If you’ve got kids, you’ll almost certainly be familiar with the Ice Age movies. We love the franchise in our house. With great characters, adventure, friendship, excitement and a good dose of humour, they offer something for everyone in the family, so we can happily watch them again and again.
The latest film in the Ice Age franchise was released on DVD and Blu-Ray earlier this month, and the kids are already big fans. Ice Age: Collision Course features all the familiar faces in a new adventure, involving exotic new lands and some new characters too. And of course, the ever-optimistic Scrat is still chasing his beloved acorn and causing some pretty dramatic changes on Earth as a result.
Blue Sky Studios is the animation team behind the Ice Age series of films, and earlier this year as guests of 20th Century Fox entertainment, Mark and I visited a fabulous exhibition of the studio’s work at the Art Ludique gallery in Paris. There, we’d discover the studio’s story and take a very special look at how they develop their films.
Blue Sky at Art Ludique
The exhibition at Art Ludique boasted over 800 pieces of artwork including paintings, drawings and sculptures, all helping to tell the story of Blue Sky Studios evolution, from its small beginning in 1987 to the great success it is today.
We learned that during the 80s and early 90s, the studio’s focus was TV commercials and visual effects for film, but in the late 90s, 20th Century Fox acquired Blue Sky, and a new visual effects and animation company was born. This new company went on to create visual effects for many major films, including Armageddon, Titanic and Alien: Resurrection.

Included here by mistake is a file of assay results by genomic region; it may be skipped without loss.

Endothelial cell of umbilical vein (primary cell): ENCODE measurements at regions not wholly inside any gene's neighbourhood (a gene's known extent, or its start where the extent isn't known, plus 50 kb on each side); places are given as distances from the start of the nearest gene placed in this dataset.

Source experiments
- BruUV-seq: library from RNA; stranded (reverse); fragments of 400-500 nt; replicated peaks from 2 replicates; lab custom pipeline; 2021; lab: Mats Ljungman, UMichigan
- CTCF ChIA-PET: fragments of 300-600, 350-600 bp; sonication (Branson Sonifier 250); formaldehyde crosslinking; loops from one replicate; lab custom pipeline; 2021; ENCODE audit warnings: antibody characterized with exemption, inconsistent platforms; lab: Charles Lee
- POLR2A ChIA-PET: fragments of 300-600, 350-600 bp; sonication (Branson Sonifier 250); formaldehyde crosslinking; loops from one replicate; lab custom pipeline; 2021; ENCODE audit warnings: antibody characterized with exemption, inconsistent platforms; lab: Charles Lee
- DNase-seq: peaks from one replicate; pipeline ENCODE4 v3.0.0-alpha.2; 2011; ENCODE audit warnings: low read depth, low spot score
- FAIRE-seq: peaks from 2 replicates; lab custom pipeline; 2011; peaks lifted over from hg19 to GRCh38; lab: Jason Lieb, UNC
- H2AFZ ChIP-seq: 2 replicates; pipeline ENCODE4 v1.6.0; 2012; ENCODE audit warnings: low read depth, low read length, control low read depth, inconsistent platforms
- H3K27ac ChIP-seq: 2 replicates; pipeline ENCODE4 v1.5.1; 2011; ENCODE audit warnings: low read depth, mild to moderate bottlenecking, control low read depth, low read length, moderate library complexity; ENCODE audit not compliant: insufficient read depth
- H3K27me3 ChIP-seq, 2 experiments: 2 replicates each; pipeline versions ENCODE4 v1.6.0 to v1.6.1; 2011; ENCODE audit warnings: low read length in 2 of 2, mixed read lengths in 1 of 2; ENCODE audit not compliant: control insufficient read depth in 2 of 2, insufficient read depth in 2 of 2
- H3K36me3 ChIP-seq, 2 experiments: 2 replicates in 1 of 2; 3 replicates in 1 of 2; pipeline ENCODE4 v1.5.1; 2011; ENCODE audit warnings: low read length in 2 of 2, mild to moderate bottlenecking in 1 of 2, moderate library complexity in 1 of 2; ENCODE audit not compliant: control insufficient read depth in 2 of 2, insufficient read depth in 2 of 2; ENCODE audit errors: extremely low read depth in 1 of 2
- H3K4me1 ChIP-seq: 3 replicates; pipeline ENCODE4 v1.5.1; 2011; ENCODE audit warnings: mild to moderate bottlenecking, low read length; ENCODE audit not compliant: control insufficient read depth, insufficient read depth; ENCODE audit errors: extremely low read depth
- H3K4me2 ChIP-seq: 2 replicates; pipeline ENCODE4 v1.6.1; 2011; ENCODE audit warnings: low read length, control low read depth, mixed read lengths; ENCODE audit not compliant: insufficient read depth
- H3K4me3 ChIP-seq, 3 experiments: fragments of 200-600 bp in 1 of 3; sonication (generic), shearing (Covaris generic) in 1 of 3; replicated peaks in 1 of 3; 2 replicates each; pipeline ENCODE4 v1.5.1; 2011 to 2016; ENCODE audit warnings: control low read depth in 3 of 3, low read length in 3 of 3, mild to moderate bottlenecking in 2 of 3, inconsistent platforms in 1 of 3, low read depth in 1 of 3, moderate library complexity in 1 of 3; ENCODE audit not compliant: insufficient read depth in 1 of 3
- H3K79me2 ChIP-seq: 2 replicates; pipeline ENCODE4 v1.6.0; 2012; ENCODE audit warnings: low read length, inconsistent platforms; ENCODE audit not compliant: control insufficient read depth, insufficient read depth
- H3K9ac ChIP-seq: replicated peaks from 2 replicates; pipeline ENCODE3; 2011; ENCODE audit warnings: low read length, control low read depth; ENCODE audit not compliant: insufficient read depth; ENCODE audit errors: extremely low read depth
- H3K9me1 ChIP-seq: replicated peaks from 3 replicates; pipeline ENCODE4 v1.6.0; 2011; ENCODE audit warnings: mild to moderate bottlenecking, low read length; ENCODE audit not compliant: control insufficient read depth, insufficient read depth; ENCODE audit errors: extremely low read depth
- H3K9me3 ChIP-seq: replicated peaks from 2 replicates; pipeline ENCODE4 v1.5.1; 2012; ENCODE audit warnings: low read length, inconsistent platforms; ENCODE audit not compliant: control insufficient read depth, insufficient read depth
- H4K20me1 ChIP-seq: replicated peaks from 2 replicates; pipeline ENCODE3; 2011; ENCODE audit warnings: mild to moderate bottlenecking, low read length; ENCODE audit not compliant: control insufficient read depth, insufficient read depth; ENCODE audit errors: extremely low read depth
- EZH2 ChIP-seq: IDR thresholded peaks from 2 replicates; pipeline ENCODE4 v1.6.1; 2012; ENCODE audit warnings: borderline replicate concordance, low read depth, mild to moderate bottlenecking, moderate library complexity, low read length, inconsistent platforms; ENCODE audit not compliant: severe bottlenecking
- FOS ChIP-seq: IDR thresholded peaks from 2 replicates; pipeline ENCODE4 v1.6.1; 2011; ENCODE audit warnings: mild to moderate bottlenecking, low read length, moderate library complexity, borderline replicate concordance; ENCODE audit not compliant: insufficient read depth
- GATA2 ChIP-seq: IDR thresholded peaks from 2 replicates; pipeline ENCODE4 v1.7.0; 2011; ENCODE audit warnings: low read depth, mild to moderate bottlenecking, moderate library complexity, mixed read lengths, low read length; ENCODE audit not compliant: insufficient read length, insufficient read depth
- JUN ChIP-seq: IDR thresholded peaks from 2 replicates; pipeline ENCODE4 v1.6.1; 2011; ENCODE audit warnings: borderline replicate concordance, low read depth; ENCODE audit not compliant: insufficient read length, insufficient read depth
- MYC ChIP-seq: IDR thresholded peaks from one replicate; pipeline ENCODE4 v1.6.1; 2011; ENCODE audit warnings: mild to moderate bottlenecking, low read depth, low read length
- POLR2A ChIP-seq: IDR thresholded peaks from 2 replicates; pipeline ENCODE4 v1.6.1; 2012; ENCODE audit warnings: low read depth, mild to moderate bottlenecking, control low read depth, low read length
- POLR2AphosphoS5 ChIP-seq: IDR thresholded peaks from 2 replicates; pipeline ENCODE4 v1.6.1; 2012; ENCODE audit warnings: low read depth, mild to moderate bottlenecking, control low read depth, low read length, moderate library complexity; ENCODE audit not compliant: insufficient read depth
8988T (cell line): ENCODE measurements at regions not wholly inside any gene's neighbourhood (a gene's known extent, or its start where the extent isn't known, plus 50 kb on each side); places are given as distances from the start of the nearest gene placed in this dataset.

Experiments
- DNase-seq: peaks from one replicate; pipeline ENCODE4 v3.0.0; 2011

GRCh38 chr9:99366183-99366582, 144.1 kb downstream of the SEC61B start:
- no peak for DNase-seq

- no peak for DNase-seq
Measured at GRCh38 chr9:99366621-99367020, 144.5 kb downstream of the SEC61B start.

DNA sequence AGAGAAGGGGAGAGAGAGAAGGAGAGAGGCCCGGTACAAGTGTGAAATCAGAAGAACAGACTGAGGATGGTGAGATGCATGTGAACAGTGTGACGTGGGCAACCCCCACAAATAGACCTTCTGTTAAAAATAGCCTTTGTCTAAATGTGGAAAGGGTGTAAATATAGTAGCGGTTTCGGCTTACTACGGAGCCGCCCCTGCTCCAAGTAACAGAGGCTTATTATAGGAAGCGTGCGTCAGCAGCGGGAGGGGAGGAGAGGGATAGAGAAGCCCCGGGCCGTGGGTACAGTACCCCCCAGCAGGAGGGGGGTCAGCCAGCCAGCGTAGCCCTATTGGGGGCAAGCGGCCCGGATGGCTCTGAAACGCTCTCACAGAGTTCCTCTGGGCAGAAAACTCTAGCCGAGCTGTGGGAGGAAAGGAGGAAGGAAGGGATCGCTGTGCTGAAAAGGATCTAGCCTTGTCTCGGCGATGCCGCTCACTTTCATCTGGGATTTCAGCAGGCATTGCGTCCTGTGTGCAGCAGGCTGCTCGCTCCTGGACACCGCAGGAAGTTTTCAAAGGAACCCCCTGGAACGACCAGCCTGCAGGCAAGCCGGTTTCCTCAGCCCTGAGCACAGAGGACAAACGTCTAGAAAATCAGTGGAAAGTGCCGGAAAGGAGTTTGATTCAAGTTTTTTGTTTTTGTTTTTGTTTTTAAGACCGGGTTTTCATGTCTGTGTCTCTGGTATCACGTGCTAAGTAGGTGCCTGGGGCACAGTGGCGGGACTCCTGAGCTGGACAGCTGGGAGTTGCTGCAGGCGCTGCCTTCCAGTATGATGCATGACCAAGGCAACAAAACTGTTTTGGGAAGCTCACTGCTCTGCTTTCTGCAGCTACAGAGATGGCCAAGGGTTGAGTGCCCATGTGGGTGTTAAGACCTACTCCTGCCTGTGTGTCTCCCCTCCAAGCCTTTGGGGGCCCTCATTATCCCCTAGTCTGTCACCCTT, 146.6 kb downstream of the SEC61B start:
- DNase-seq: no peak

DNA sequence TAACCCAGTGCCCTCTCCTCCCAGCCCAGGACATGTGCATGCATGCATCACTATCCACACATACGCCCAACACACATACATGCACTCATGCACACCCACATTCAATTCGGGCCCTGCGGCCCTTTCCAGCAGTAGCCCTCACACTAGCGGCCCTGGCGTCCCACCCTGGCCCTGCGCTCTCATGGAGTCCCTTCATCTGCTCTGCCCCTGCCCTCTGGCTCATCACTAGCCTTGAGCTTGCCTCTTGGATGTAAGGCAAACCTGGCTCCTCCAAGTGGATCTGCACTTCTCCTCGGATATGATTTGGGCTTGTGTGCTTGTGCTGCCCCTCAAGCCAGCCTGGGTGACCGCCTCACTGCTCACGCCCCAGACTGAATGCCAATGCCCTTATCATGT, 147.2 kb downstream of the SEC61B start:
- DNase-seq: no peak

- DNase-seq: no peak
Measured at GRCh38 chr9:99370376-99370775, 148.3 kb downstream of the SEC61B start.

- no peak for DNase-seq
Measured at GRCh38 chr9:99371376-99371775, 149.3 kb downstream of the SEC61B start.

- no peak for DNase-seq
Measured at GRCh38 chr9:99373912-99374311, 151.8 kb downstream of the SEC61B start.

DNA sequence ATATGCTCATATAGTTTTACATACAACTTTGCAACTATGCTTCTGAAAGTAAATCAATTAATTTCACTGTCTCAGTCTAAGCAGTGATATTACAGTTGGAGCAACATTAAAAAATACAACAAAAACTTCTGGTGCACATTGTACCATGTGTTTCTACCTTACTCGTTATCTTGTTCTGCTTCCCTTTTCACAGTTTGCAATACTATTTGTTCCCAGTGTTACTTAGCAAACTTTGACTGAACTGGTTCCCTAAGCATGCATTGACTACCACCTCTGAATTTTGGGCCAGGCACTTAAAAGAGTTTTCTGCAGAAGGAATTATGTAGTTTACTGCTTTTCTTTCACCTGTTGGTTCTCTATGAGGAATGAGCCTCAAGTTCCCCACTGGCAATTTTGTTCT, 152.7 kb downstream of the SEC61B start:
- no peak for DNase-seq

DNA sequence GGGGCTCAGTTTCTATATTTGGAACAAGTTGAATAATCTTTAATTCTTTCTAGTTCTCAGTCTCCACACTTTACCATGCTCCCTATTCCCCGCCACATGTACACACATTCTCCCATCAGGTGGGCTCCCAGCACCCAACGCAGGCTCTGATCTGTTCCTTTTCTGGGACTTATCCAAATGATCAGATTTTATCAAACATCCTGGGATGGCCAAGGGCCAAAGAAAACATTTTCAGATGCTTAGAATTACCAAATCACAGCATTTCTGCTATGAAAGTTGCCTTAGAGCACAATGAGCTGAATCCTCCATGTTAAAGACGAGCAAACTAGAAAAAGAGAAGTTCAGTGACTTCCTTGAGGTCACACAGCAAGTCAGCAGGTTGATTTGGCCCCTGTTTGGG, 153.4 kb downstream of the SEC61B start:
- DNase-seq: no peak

But Blue Sky is arguably most widely recognised for what came next: the Ice Age films.
The exhibits show how each film is developed, taking you visually breathtaking journey from concept right through to final characters and worlds.
It’s fascinating to see where the inspiration comes from; we learned how a piece of machinery inspiring the cyberpunk look of Robots, or how experiments with colour palettes formed the core feel of the environment that became Rio 2’s setting.
Once the concept is firmed up, the next stage is to start sketching out the characters and storyboards.
We saw how the artists bring the characters to life with watercolours, using salt to separate the colours to create a naturally mottled effect that starts to bring depth to the images. So clever.
To really take you inside the minds of the Blue Sky team, within the exhibits there are video clips of animators and directors explaining different parts of the film-making process.
Galen T. Chu, Ice Age: Collision Course’s director was even there in person to share insights into how the film came together.
It was wonderful to hear how the film came together, and while chatting to him it was clear that his is genuinely enthusiastic and passionate about the film and characters.
Here’s an interview he gave to Flickering Myth.
Galen also shared some of the challenges that 3D animation presents, and some of its quirks. For example, we learned that usually, animators will create a 3D model of each character, which is then consistent from all angles.
However, when animating Charlie Brown, they realised that in comic book form his nose is usually in a different position in profile from how it would look straight on, so they broke with their usual approach in order to stay true to the way we’re all used to that character looking. Fascinating, huh?
Bringing the characters to life…all over the world
After our Art Ludique tour, we hopped on a bus and were taken to one of 20th Century Fox’s studios to watch some how voiceovers are done in other languages.
This is a side of film production that you don’t really think about, but there’s a real skill required to capture the same tone and interaction as the original actor, and to ensure it all matches the movement of the character’s actions on screen.
I was so impressed with how brilliant the actors were at this – especially as they had to perform with us all watching!
I have a new level of appreciation for animated films having seen all the hidden layers of the creative process that go into it.
Have you seen Ice Age: Collision Course yet? If not, give it a watch and let me know what you think!
We visited the gallery and studio as guests of 20th Century Fox